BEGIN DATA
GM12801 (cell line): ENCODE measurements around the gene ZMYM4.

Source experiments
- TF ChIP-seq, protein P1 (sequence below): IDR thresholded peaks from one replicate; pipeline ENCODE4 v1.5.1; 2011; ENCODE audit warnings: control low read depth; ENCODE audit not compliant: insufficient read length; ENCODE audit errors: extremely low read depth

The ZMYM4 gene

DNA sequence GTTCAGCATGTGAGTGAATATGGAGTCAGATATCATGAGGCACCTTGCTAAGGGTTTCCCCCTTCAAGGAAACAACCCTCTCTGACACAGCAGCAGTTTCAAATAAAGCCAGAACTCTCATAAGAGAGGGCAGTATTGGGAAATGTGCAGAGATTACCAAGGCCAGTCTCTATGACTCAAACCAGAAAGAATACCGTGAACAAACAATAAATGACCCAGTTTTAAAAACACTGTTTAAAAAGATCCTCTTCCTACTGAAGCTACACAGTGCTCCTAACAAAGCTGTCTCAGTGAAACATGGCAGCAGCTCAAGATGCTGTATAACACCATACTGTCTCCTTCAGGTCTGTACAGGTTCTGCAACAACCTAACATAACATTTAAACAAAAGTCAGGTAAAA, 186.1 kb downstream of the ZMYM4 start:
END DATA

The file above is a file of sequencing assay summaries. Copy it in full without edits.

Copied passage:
GM12801 (cell line): ENCODE measurements around the gene ZMYM4.

Source experiments
- TF ChIP-seq, protein P1 (sequence below): IDR thresholded peaks from one replicate; pipeline ENCODE4 v1.5.1; 2011; ENCODE audit warnings: control low read depth; ENCODE audit not compliant: insufficient read length; ENCODE audit errors: extremely low read depth

The ZMYM4 gene

DNA sequence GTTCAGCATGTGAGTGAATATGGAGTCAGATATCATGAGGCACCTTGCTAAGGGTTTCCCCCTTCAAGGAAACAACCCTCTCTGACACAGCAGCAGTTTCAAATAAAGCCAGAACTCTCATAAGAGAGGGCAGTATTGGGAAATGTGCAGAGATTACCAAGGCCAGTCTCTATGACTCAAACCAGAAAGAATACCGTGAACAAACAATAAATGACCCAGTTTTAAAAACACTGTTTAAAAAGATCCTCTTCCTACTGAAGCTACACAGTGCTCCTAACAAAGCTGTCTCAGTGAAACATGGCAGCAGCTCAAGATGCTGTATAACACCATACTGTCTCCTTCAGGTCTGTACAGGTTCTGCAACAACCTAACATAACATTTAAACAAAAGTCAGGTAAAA, 186.1 kb downstream of the ZMYM4 start: